The tigetstr routine returns
if capname is not a string capability, or
0 if it is canceled or absent from the terminal description.
Terminal Capability Names
These null-terminated arrays contain
• the short terminfo names (“codes”),
• the termcap names (“names”), and
• the long terminfo names (“fnames”)
for each of the predefined terminfo variables:
const char *boolnames, *boolcodes, *boolfnamesconst char *numnames, *numcodes, *numfnamesconst char *strnames, *strcodes, *strfnames
Routines that return an integer return ERR upon failure and OK
(SVr4 only specifies “an integer value other than ERR”) upon
successful completion, unless otherwise noted in the preceding
Routines that return pointers always return NULL on error.
X/Open defines no error conditions. In this implementation
returns an error if its terminal parameter is null.
putp calls tputs, returning the same error-codes.
returns an error if the associated call to setupterm
returns an error.
returns an error if it cannot allocate enough memory, or
create the initial windows (stdscr, curscr, newscr).
Other error conditions are documented above.
returns an error if the string parameter is null. It
does not detect I/O errors: X/Open states that tputs
ignores the return value of the output function putc.
This implementation provides a few macros for compatibility with
systems before SVr4 (see HISTORY). Those include crmode,
fixterm, gettmode, nocrmode, resetterm, saveterm, and setterm.
In SVr4, those are found in <curses.h>, but except for setterm,
are likewise macros. The one function, setterm, is mentioned in
the manual page. The manual page notes that the setterm routine
was replaced by setupterm, stating that the call:
setupterm(term, 1, (int *)0)
provides the same functionality as setterm(term), and is not
recommended for new programs. This implementation provides each
of those symbols as macros for BSD compatibility,
SVr2 introduced the terminfo feature. Its programming manual
mentioned these low-level functions:
fixterm restore tty to “in curses” state
gettmode establish current tty modes
mvcur low level cursor motion
putp utility function that uses tputs to send
characters via putchar.
resetterm set tty modes to “out of curses” state
resetty reset tty flags to stored value
saveterm save current modes as “in curses” state
savetty store current tty flags
setterm establish terminal with given type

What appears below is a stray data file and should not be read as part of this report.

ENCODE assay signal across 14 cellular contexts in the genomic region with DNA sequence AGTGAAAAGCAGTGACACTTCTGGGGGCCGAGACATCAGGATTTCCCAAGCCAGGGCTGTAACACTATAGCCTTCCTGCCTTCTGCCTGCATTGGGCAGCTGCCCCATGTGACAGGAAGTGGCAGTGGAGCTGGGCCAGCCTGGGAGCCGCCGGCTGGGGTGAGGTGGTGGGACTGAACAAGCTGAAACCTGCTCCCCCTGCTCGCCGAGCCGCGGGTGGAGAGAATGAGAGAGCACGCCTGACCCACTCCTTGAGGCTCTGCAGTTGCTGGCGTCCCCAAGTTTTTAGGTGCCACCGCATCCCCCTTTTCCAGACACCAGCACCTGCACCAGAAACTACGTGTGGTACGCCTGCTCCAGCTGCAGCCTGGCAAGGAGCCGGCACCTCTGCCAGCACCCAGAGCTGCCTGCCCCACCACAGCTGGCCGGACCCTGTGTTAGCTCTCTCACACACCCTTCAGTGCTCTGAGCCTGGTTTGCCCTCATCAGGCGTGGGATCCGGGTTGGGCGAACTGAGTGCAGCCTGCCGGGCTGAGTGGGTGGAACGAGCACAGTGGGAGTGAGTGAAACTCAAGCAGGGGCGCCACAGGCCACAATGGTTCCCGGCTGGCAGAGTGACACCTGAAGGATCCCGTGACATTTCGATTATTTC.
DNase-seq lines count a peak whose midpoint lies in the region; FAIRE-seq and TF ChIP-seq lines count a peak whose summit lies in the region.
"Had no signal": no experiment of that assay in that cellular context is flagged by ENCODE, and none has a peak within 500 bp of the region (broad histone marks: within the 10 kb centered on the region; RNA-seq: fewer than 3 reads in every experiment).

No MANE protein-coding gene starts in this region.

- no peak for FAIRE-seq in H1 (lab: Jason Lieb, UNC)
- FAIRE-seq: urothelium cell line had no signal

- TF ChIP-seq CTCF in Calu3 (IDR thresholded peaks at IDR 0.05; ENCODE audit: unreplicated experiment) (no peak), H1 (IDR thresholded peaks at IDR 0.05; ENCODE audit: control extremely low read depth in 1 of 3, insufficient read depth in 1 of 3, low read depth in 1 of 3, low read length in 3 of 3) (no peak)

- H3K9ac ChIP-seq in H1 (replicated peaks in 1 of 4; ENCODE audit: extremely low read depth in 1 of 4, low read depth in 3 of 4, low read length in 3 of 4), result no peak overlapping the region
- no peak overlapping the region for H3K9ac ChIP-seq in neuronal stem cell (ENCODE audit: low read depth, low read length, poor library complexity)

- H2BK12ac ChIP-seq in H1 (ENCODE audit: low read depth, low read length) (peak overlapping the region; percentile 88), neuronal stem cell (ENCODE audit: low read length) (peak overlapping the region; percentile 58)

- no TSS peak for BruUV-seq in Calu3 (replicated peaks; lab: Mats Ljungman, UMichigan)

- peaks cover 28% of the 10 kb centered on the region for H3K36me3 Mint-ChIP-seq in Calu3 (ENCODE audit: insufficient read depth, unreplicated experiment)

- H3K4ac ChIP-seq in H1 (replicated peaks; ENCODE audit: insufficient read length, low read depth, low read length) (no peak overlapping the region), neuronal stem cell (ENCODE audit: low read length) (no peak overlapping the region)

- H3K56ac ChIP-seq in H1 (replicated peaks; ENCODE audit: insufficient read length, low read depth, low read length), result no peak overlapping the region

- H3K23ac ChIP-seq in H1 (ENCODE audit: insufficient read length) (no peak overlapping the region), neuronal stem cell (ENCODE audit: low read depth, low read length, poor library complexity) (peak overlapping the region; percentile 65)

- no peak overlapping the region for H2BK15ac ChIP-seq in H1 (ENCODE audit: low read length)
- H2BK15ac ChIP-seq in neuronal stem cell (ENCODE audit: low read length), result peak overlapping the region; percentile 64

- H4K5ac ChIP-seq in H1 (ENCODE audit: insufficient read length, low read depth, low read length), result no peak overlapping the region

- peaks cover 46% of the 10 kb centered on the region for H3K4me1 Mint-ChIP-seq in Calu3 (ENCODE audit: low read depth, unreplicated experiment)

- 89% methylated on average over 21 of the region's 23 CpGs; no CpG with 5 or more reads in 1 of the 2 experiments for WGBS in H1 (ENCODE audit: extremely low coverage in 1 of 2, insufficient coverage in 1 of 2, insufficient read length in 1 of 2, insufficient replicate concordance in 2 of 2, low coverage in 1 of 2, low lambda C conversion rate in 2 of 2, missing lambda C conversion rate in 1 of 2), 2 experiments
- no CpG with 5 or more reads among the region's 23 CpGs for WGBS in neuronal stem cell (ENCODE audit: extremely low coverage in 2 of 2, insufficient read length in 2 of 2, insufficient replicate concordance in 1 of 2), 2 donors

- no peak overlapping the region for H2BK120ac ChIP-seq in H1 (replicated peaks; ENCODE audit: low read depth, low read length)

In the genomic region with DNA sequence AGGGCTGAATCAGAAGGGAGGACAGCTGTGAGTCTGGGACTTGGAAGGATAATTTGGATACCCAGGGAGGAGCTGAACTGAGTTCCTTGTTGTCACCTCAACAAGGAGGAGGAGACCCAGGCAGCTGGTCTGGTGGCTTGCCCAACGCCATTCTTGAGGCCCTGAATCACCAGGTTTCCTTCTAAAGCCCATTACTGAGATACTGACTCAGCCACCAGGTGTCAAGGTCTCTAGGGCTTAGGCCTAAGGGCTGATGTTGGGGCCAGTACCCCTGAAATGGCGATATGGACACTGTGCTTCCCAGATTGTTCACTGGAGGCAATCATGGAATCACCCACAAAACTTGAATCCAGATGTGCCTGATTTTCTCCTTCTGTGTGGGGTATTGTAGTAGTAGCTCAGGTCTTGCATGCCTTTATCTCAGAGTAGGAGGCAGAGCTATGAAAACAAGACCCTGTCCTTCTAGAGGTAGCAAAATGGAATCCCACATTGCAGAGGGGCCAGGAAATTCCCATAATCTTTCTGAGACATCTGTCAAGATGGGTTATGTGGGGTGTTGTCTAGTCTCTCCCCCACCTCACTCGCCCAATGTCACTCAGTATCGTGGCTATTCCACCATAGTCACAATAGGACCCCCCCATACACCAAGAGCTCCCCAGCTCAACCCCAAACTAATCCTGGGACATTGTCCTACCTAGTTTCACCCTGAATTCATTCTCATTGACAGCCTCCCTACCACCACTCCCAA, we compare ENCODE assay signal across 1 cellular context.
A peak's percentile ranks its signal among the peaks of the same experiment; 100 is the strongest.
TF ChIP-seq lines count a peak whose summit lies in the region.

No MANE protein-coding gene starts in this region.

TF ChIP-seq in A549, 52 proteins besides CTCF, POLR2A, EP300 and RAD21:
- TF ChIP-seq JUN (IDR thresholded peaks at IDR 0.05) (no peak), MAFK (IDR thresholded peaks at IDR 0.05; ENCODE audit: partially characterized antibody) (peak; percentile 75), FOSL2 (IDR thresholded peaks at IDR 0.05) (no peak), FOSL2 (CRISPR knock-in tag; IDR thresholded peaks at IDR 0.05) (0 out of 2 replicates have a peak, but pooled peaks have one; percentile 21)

setupterm establish terminal with given type
tparm instantiate a string expression with parameters
tputs apply padding information to a string
vidattr like vidputs, but outputs through putchar
vidputs output a string to put terminal in a specified
video attribute mode
The programming manual also mentioned functions provided for
termcap compatibility (commenting that they “may go away at a
tgetent look up termcap entry for given name
tgetflag get boolean entry for given id
tgetnum get numeric entry for given id
tgetstr get string entry for given id
tgoto apply parameters to given capability
tputs apply padding to capability, calling
a function to put characters
Early terminfo programs obtained capability values from the
TERMINAL structure initialized by setupterm.
SVr3 extended terminfo by adding functions to retrieve capability
values (like the termcap interface), and reusing tgoto and tputs:
tigetflag get boolean entry for given id
tigetnum get numeric entry for given id
tigetstr get string entry for given id
SVr3 also replaced several of the SVr2 terminfo functions which
had no counterpart in the termcap interface, documenting them as
Function Replaced by
SVr3 kept the mvcur, vidattr and vidputs functions, along with
putp, tparm and tputs. The latter were needed to support
padding, and handling functions such as vidattr (which used more
than the two parameters supported by tgoto).
SVr3 introduced the functions for switching between terminal
descriptions, e.g., set_curterm. The various global variables
such as boolnames were mentioned in the programming manual at
SVr4 added the vid_attr and vid_puts functions.